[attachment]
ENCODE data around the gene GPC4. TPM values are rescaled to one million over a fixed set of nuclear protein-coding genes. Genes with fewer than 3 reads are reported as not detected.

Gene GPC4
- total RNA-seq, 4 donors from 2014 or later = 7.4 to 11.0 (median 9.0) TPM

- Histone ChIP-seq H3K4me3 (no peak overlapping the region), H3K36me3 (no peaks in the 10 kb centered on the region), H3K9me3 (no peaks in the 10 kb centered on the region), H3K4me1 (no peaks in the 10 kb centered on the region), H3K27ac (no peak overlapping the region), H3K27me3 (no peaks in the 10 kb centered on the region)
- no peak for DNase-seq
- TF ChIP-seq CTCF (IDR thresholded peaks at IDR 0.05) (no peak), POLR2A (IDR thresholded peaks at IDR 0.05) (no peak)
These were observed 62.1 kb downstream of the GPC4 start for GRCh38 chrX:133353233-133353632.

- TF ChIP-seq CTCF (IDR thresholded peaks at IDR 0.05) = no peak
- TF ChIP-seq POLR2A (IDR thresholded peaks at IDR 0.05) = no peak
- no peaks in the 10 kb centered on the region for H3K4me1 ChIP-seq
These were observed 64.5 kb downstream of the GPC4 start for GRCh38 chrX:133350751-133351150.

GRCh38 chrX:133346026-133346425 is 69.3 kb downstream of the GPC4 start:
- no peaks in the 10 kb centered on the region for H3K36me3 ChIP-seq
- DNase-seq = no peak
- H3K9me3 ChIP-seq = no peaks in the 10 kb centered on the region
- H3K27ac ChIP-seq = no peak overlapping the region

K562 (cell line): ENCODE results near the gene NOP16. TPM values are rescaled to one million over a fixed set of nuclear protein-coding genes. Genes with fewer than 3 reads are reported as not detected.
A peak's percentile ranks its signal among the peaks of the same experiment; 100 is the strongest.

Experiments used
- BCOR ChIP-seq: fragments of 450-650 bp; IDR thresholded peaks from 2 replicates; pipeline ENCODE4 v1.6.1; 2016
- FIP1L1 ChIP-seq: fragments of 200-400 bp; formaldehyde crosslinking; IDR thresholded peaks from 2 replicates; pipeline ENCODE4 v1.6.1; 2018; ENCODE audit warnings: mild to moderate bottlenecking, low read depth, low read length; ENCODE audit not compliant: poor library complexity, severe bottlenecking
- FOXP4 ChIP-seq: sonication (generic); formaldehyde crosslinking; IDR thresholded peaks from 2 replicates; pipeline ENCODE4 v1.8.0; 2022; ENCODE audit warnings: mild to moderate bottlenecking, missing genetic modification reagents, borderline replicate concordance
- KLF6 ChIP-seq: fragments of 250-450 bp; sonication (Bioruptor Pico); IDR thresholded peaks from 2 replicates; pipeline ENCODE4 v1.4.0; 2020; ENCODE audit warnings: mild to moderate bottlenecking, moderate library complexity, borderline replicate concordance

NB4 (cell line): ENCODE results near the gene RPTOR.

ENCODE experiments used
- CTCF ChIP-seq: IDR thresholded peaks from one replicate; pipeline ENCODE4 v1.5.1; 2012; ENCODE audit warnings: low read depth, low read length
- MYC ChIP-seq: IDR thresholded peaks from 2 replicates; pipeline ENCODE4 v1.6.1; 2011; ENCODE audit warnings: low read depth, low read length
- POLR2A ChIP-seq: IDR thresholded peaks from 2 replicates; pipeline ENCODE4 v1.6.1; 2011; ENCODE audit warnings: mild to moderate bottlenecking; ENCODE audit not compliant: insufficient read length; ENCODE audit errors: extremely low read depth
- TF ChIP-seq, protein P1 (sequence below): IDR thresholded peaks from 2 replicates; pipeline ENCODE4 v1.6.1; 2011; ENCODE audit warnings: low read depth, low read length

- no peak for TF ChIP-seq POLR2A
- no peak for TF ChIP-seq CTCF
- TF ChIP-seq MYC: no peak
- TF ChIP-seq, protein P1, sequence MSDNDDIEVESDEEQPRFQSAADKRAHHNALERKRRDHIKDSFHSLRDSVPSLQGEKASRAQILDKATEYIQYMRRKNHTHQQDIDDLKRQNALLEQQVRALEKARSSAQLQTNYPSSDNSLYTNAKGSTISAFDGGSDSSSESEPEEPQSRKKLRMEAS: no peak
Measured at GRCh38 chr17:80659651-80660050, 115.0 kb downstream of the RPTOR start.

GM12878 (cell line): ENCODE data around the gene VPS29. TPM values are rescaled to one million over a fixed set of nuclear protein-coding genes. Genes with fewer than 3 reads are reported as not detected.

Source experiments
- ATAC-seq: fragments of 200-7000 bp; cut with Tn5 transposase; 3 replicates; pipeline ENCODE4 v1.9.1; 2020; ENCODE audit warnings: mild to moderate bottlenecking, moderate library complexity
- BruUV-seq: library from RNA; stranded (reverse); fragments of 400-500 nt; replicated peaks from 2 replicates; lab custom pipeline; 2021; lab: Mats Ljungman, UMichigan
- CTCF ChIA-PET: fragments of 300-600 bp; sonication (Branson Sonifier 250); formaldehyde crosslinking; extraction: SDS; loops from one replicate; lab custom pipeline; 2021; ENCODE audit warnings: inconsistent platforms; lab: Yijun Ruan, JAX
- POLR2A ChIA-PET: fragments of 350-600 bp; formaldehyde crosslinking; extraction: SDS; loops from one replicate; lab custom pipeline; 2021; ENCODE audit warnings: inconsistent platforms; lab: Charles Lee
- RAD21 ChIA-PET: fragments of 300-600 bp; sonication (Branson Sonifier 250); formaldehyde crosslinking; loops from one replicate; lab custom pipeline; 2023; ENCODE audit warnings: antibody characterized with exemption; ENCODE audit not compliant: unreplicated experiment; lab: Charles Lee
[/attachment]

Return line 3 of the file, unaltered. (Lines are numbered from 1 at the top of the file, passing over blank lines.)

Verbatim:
- total RNA-seq, 4 donors from 2014 or later = 7.4 to 11.0 (median 9.0) TPM